Chinese groups to improve AC efficiency from 2018–2020

The Energy Foundation China (EFC) and the Kigali Cooling Efficiency Program China (K-CEP China) yesterday launched a program to reduce the energy consumption of air conditioners which will run for two years.

By Charlotte McLaughlin

China-based groups the Energy Foundation China (EFC) and the Kigali Cooling Efficiency Program China (K-CEP China) yesterday launched a program to reduce energy consumption in residential and commercial air conditioning.

The K-CEP and EFC project will focus on developing energy-efficiency standards and labels In China from 2018 to 2020.

China is the world’s largest manufacturer of cooling equipment, producing over 130 million room air conditioners with a 70% global market share. Reducing energy consumption can therefore have a positive impact on a global scale, according to K-CEP.

Air conditioning is already putting a strain on energy demand in many countries.

“Air conditioning accounts for around 30% of current and forecasted summer load in warm climates (for example in California, US); and from 40–60% of the total load in hot climates on summer days in metropolitan areas (such as Delhi, India),” according to a report written by UN Environment.

K-CEP China is part of the wider K-CEP initiative that includes 18 foundations that have committed USD 52 million to help developing countries transition to energy-efficient cooling.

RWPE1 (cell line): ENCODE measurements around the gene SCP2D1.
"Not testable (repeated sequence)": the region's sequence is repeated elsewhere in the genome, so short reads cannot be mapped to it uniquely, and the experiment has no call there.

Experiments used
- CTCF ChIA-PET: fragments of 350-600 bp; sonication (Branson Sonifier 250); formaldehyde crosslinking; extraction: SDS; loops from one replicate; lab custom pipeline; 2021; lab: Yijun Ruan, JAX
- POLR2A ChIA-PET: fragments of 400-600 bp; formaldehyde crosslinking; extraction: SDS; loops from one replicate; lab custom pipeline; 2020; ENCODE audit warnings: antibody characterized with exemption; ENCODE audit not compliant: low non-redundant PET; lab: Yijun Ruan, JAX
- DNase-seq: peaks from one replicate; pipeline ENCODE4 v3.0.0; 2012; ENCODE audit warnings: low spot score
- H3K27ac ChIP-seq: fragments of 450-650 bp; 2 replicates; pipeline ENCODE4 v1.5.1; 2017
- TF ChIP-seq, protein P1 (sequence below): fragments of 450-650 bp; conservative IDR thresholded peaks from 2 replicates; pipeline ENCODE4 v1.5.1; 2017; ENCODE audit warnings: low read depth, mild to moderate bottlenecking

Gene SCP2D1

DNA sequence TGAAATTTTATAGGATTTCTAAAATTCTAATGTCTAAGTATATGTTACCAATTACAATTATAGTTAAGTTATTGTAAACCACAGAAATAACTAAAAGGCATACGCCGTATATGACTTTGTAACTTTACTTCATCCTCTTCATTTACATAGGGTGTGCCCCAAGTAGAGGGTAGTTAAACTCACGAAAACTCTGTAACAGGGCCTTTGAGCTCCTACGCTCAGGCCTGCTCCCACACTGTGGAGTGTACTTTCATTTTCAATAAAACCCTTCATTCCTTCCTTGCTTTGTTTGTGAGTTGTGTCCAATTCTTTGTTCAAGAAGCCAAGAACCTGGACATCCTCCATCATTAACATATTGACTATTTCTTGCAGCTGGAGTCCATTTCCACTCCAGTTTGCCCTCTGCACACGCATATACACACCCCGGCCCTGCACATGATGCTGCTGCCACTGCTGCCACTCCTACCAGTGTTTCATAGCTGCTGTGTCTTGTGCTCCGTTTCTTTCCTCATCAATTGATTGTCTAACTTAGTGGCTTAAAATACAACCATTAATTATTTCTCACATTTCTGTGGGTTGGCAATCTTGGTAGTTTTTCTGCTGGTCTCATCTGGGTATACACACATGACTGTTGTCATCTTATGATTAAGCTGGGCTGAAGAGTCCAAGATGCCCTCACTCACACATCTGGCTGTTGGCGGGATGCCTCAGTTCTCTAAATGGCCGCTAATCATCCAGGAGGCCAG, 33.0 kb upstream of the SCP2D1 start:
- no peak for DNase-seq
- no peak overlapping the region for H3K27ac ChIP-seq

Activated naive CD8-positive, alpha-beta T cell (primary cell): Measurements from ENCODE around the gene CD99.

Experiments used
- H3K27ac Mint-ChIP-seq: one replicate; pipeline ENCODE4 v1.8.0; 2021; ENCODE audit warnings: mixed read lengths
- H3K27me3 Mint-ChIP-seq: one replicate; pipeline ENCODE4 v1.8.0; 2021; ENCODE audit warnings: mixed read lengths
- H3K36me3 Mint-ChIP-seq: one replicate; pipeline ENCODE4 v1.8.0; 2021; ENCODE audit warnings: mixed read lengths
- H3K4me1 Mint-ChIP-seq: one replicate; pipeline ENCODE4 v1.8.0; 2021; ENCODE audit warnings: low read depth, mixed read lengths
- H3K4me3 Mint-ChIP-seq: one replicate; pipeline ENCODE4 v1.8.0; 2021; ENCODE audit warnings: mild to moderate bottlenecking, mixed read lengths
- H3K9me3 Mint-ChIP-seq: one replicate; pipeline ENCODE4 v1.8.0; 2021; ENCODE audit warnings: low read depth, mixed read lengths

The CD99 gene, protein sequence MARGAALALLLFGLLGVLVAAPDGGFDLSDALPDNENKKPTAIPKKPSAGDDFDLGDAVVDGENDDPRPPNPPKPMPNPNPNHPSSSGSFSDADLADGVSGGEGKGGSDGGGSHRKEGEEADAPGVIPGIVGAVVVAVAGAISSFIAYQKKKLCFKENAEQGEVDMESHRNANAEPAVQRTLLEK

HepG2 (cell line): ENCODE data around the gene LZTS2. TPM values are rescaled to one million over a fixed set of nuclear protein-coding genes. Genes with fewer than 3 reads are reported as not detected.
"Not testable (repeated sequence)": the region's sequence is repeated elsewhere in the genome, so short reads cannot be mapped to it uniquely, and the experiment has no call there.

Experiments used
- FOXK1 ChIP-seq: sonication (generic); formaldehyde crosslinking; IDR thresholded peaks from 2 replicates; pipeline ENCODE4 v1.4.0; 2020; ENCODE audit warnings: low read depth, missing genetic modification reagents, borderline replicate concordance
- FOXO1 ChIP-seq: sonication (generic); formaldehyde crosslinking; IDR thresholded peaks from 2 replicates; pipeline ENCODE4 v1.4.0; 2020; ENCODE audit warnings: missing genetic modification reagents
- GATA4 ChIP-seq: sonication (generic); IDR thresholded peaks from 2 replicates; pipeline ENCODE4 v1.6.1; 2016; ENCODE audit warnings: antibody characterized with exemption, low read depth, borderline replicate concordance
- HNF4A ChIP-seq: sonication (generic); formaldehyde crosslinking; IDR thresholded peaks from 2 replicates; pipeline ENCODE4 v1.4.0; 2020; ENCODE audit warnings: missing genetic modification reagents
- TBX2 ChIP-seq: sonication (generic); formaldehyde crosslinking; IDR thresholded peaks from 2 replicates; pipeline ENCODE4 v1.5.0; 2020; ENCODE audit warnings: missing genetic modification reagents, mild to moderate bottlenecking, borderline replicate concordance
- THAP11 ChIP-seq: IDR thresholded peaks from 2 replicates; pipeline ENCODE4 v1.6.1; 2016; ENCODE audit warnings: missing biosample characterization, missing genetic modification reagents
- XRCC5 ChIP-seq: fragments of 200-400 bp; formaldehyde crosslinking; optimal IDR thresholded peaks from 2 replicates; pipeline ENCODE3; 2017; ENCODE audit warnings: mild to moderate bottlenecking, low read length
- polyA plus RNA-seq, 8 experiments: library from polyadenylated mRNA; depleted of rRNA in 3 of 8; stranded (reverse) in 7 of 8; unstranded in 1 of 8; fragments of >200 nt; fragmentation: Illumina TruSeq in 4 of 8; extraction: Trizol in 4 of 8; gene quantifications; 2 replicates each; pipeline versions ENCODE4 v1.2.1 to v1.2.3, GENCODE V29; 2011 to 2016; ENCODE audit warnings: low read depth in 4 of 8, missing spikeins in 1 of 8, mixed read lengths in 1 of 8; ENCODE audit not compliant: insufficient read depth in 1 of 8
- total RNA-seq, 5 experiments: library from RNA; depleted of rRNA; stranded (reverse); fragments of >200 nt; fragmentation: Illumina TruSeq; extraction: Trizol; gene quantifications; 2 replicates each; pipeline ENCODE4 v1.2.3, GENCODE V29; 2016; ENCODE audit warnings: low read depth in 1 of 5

The EFC, a sustainable energy group, will work with Chinese government agencies, research institutes, and air-conditioner manufacturers to improve cooling efficiency and promote green products, echoing China’s commitment to a greener economy, according to Zou Ji, EFC president.

The National Development and Reform Commission is a national research organisation conducting comprehensive studies on China’s energy issues. It receives grants from the EFC, and will team up with other groups this year to track local usage of environmentally friendly products to promote production and procurement of green equipment, according to Wang Shancheng, a senior official at the NDRC (China’s top economic planner).

Originally published Jan 26, 2018:

Related news:

One clap, two clap, three clap, forty?

By clapping more or less, you can signal to us which stories really stand out.